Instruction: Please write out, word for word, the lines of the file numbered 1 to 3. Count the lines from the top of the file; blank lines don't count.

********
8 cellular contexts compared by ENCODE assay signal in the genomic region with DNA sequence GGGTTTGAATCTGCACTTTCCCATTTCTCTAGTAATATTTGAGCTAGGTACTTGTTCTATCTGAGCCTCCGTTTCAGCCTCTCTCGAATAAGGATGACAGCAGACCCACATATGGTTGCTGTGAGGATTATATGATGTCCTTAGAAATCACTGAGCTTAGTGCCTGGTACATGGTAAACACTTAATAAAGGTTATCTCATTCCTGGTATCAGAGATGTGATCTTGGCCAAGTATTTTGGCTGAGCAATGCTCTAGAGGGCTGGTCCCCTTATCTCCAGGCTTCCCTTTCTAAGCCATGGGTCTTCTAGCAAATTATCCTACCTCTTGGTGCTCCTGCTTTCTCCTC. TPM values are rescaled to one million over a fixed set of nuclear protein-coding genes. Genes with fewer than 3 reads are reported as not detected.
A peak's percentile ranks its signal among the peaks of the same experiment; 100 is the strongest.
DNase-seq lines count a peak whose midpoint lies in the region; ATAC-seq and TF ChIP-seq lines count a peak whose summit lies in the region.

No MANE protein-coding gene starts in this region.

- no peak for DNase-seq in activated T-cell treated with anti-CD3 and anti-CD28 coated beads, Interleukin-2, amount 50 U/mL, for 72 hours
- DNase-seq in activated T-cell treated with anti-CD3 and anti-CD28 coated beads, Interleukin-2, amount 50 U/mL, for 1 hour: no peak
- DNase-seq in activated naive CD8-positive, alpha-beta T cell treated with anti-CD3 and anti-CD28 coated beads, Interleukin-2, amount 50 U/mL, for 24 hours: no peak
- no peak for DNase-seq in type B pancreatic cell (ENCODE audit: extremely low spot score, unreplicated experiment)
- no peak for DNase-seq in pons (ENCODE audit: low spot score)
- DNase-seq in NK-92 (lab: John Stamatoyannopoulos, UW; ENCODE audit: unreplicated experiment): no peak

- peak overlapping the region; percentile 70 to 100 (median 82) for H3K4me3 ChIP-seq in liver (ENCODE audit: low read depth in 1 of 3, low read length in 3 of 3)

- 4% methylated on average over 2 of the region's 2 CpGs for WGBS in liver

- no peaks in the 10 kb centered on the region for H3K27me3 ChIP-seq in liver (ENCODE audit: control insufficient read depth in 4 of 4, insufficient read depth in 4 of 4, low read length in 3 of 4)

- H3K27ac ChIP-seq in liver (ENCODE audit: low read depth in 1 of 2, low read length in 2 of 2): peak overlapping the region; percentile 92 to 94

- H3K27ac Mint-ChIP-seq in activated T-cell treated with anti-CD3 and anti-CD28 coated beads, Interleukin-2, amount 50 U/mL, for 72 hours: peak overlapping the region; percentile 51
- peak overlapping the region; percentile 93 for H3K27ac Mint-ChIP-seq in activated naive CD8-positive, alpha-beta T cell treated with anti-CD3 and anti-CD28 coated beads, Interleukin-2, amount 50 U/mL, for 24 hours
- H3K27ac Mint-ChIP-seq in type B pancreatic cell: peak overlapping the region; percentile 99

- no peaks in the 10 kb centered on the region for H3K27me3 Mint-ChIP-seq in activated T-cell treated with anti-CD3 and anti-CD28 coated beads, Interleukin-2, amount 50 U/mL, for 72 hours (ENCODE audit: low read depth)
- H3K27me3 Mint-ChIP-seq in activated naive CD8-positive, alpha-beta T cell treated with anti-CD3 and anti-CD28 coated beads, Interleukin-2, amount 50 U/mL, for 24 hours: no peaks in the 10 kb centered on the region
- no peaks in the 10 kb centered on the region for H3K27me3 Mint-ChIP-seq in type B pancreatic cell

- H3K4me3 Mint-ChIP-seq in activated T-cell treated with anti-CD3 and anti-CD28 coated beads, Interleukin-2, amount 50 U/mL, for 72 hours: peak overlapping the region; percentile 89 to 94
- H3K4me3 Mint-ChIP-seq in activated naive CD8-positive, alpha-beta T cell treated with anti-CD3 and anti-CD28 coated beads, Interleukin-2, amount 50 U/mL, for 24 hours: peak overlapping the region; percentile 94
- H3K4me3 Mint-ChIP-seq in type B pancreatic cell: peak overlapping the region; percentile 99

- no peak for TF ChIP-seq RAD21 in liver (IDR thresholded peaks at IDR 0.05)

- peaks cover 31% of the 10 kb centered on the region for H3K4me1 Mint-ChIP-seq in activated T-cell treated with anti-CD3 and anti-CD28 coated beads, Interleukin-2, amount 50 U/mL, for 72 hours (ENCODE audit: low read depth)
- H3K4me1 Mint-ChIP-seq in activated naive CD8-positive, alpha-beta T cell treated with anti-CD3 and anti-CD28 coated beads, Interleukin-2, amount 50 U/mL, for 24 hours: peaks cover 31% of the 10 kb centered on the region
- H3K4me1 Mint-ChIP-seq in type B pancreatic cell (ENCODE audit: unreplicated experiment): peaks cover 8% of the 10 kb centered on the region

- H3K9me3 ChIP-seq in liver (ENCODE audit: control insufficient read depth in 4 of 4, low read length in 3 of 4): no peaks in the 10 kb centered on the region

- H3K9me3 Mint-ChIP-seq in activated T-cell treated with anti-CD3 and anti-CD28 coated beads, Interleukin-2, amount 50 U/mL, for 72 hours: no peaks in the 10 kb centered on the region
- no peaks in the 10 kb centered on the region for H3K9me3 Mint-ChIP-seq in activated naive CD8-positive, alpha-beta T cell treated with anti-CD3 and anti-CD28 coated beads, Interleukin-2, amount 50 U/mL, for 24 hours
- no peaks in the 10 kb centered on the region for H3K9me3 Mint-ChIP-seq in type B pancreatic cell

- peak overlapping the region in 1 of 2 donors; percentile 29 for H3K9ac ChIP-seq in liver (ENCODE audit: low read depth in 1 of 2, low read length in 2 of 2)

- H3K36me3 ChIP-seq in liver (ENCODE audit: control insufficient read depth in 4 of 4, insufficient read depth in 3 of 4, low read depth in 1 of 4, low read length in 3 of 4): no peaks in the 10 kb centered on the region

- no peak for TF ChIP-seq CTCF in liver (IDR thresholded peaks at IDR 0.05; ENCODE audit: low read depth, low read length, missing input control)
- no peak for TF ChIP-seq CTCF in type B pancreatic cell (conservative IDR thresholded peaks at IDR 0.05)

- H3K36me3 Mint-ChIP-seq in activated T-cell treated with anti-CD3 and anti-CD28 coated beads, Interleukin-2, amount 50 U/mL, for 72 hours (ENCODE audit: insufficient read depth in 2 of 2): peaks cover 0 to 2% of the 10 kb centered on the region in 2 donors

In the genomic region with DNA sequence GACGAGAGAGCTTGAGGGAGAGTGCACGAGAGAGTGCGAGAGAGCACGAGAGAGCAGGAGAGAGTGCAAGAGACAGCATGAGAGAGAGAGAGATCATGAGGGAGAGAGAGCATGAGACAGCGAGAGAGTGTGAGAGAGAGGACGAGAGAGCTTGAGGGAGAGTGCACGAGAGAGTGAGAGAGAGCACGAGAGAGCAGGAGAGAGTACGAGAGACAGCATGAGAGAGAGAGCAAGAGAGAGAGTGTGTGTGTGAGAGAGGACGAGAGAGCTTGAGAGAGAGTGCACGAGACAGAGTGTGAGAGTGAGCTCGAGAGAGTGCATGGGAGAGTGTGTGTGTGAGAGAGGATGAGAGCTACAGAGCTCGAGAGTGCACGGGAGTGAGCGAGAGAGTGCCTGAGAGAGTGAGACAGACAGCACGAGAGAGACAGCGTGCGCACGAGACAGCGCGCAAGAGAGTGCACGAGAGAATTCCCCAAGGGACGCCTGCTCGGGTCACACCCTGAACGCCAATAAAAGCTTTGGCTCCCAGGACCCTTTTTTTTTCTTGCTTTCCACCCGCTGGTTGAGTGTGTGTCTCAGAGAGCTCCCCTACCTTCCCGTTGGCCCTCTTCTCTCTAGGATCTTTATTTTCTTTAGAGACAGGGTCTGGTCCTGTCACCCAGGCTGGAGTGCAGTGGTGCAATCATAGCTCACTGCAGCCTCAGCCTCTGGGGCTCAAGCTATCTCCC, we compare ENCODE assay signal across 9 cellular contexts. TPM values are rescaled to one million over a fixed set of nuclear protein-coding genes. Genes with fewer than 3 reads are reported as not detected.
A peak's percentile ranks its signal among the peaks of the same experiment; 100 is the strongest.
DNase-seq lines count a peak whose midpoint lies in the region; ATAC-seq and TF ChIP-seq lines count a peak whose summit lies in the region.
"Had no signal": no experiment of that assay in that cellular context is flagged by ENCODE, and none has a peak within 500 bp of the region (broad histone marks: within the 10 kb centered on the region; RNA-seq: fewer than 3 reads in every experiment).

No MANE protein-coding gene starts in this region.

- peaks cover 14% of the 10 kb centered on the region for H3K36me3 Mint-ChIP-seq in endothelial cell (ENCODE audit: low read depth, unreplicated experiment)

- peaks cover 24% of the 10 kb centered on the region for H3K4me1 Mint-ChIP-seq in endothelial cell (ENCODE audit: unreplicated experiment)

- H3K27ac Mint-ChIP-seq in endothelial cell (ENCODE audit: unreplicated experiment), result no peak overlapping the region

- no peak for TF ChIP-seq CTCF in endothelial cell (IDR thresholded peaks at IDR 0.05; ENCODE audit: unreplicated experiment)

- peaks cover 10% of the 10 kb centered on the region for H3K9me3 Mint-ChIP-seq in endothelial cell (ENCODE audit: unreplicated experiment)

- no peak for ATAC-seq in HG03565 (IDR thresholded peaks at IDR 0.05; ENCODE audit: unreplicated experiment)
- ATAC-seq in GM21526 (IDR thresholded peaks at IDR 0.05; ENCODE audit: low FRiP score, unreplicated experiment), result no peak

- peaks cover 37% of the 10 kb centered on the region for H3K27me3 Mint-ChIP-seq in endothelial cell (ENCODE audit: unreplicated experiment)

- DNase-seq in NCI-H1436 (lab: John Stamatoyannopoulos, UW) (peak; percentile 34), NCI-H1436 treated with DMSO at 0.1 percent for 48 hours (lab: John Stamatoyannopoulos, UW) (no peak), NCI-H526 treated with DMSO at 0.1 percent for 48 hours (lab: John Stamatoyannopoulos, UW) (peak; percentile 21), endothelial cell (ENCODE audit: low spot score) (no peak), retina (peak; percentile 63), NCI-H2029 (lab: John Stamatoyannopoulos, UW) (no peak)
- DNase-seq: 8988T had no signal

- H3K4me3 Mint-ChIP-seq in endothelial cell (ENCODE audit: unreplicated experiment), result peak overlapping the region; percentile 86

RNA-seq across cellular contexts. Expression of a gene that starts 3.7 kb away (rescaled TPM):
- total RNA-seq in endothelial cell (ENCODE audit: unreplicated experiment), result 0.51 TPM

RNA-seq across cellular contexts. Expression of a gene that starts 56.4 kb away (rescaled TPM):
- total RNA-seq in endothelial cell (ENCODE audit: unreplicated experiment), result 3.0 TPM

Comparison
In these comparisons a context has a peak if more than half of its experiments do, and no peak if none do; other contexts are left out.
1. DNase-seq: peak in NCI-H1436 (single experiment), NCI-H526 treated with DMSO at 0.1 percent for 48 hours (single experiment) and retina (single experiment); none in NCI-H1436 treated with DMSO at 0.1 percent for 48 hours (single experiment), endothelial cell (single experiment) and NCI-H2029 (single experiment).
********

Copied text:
8 cellular contexts compared by ENCODE assay signal in the genomic region with DNA sequence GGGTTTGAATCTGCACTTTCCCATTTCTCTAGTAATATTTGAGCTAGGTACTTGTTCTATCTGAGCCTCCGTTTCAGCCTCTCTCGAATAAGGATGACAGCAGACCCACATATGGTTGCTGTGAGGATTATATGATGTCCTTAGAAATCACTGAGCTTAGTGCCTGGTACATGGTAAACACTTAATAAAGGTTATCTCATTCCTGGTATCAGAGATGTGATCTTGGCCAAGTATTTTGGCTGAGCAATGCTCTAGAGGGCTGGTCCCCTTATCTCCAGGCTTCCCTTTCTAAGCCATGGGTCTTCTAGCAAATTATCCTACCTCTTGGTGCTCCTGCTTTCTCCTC. TPM values are rescaled to one million over a fixed set of nuclear protein-coding genes. Genes with fewer than 3 reads are reported as not detected.
A peak's percentile ranks its signal among the peaks of the same experiment; 100 is the strongest.
DNase-seq lines count a peak whose midpoint lies in the region; ATAC-seq and TF ChIP-seq lines count a peak whose summit lies in the region.